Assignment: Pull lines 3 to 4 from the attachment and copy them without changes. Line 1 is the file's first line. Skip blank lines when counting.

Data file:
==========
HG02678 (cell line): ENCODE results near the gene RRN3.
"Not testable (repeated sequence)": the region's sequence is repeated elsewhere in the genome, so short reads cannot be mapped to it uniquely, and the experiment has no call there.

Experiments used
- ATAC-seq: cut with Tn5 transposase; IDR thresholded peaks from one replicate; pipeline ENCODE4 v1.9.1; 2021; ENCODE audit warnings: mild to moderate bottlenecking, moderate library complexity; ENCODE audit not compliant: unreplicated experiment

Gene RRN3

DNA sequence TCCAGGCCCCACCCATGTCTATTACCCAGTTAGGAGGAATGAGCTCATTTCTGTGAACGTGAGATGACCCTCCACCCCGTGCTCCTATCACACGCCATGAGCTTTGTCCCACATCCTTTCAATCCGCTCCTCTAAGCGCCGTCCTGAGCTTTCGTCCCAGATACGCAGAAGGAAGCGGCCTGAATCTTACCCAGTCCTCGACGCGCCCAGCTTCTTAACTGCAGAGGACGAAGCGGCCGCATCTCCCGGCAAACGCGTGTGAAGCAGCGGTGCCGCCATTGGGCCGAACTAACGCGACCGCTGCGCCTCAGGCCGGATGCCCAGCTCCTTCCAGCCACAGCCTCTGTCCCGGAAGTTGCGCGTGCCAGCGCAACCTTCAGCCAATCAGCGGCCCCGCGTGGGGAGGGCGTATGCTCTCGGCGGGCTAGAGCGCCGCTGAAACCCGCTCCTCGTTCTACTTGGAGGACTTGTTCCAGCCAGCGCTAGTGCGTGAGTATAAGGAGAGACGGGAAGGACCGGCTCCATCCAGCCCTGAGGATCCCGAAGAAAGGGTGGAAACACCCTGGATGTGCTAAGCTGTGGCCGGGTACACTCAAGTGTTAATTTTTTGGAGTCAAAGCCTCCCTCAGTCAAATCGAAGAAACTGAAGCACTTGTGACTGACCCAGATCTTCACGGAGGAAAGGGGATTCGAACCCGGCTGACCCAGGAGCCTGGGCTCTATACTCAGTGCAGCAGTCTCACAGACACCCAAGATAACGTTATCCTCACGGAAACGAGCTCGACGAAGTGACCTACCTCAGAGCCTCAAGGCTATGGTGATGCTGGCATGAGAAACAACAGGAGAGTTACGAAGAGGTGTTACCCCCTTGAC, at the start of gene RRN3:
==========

Experiments used
- ATAC-seq: cut with Tn5 transposase; IDR thresholded peaks from one replicate; pipeline ENCODE4 v1.9.1; 2021; ENCODE audit warnings: mild to moderate bottlenecking, moderate library complexity; ENCODE audit not compliant: unreplicated experiment